The product quality bar is where you have a diverse set of products in your company sorted by company and by product type and by client type and you define exactly what the quality target you need to hit on those items is. If you took products in the HR industry, for instance payroll or workers’ comp benefits, the issue is not what clients say the quality needs to be, it’s the actions those clients take at different levels of quality. So the quality bar refers to what a client would leave for, what a client would stay for and what a client would pay for – all of which is organized by product line.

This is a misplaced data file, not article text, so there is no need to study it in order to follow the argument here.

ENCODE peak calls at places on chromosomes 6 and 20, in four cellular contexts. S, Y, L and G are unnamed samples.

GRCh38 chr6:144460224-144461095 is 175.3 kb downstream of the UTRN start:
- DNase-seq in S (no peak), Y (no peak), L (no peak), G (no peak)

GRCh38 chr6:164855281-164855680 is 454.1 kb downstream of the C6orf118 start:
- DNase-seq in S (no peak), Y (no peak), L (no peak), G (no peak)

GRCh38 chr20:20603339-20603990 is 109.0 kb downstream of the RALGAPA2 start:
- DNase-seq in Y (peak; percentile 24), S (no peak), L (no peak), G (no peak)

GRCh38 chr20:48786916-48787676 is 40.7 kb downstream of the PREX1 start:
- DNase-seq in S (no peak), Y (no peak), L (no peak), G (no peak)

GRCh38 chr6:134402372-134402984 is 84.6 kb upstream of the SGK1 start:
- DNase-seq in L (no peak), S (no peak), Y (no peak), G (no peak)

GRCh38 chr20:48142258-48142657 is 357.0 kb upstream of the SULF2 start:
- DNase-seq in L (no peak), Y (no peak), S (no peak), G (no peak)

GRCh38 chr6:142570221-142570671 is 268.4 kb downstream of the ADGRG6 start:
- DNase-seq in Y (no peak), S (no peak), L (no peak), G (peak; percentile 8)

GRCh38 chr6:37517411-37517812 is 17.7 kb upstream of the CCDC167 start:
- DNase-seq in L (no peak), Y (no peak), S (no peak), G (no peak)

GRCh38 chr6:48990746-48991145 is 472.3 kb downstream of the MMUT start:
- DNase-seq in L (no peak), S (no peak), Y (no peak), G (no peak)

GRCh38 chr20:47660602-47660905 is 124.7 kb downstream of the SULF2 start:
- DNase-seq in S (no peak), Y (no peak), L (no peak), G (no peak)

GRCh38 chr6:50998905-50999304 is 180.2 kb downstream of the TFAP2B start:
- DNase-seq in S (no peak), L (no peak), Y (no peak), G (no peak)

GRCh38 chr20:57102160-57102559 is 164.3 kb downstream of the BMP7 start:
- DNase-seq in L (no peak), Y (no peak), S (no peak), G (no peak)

The best-of-breed clients segment their clients. It could be that you segment your clients by size, or by the type of business, or whatever makes sense in your client base to segment your clients. Then, within that client base, you take your products and define what is the quality bar you need to hit by client and by product, and then relentlessly measure what factors cause actions you desire and actions you don’t. Tracking things that way gives you exquisite focus around the current state, the desired state and what must be done to close the gap between the two. Best-of-breed companies manage to the gap in the quality bar at all times, which is why they have better client retention and why they retain revenue.